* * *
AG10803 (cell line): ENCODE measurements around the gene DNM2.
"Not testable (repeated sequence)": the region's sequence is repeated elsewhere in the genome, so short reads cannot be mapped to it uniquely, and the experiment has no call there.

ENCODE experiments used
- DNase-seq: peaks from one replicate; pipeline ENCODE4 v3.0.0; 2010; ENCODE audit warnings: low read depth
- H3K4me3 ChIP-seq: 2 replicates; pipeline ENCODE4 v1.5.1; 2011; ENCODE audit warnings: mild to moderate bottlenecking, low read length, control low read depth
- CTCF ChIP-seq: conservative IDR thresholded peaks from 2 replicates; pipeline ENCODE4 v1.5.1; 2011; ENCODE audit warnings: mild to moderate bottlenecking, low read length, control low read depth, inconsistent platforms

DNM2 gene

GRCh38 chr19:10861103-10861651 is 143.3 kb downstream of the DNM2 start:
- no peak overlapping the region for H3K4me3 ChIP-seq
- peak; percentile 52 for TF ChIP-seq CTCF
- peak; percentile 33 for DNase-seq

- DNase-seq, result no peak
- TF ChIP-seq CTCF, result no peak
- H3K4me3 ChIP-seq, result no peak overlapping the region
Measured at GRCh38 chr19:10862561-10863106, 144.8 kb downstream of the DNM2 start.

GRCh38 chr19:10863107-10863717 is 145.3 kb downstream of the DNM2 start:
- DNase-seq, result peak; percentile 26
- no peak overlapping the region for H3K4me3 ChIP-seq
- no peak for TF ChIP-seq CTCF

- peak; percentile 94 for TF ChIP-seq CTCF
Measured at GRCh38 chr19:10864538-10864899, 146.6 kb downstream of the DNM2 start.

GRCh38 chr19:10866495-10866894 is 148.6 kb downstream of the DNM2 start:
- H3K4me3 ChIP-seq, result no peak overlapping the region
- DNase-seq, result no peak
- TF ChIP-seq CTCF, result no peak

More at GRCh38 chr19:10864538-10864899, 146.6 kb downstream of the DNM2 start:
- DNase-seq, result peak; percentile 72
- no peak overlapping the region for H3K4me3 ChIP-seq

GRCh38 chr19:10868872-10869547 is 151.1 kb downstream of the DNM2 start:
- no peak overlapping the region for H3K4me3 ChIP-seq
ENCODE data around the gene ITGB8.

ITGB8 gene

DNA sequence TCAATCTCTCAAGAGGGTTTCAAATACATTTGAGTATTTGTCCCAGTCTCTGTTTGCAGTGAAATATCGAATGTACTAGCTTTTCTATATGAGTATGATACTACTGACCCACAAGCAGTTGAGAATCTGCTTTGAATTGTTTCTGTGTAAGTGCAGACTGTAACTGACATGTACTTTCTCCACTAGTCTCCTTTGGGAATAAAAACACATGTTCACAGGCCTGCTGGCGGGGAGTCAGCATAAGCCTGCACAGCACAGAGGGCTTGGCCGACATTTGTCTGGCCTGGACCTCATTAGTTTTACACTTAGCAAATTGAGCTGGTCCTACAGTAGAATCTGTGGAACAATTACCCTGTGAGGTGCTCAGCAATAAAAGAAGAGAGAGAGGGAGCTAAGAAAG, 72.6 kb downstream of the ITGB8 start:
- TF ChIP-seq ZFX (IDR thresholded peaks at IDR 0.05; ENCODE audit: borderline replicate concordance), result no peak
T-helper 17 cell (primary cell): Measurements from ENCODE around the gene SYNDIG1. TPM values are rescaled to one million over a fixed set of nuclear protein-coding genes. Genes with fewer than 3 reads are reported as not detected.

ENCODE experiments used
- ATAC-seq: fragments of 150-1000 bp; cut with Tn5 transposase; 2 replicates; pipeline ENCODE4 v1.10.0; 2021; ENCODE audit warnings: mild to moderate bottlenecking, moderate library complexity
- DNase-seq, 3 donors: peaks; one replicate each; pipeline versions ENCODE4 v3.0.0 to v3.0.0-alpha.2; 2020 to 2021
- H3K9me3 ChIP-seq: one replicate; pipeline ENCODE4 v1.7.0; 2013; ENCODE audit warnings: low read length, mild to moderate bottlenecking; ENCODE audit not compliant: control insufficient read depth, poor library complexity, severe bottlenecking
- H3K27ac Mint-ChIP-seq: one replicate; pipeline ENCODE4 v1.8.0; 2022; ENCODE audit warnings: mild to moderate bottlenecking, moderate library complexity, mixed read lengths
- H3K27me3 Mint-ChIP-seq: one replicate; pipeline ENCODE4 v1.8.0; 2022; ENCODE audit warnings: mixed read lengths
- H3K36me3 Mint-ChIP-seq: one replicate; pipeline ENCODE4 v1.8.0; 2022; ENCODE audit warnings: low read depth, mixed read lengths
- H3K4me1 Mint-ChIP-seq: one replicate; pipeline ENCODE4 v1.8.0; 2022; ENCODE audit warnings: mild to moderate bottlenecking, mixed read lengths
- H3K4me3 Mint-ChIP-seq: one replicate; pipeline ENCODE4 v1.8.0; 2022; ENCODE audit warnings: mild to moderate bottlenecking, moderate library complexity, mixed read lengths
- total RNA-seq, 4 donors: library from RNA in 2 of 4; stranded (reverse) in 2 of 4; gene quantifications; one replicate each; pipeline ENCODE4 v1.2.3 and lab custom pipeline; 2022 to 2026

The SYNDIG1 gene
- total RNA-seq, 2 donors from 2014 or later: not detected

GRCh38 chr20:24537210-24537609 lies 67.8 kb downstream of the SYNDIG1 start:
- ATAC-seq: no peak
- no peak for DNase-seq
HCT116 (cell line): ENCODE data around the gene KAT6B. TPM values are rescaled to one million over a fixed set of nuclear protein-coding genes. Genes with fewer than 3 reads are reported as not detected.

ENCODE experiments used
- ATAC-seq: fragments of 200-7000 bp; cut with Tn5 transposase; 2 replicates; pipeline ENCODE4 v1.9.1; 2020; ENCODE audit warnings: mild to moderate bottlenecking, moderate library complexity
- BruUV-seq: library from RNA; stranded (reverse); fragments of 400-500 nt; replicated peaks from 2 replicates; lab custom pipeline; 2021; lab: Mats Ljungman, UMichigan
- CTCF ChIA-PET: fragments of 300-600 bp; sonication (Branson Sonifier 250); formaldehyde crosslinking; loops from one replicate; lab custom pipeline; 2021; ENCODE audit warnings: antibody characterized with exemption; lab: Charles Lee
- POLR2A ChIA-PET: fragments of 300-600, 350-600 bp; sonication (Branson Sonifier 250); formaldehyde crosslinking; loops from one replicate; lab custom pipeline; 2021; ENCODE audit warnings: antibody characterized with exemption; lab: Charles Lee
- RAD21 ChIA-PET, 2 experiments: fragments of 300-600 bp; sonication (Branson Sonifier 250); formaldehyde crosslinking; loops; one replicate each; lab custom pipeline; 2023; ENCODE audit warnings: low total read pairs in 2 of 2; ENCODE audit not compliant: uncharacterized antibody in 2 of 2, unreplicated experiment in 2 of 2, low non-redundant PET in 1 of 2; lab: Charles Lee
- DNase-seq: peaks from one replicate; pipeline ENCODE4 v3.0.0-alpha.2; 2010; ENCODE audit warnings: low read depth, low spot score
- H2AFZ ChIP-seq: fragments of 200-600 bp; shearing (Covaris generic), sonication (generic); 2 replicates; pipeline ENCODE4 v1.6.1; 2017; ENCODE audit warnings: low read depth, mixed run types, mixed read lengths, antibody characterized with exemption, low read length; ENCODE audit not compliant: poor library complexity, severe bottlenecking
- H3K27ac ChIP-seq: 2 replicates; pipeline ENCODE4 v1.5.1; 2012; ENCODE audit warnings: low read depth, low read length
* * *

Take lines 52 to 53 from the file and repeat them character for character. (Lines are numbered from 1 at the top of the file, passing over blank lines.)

ENCODE experiments used
- ATAC-seq: fragments of 200-7000 bp; cut with Tn5 transposase; 2 replicates; pipeline ENCODE4 v1.9.1; 2020; ENCODE audit warnings: mild to moderate bottlenecking, moderate library complexity